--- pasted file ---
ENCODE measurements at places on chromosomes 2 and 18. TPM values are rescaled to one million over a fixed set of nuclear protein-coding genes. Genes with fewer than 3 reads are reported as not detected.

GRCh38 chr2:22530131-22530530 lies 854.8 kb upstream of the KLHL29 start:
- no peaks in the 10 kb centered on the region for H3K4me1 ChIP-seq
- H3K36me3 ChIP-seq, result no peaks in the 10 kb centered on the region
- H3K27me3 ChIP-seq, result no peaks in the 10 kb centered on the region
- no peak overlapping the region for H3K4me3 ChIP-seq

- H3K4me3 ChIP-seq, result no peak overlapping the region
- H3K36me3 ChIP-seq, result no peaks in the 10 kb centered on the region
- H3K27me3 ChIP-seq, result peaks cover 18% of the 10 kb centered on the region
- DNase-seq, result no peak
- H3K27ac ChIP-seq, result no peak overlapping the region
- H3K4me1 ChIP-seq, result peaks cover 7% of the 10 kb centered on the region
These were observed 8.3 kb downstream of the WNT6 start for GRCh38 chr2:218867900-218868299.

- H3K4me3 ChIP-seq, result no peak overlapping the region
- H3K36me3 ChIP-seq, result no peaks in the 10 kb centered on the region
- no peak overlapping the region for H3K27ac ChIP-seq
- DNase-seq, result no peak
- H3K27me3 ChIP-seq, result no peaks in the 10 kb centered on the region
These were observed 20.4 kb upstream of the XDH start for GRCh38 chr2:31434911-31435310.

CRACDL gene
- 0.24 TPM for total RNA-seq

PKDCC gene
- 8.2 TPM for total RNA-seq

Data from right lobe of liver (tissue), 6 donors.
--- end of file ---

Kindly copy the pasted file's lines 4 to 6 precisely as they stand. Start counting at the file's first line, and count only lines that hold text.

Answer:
- H3K36me3 ChIP-seq, result no peaks in the 10 kb centered on the region
- H3K27me3 ChIP-seq, result no peaks in the 10 kb centered on the region
- no peak overlapping the region for H3K4me3 ChIP-seq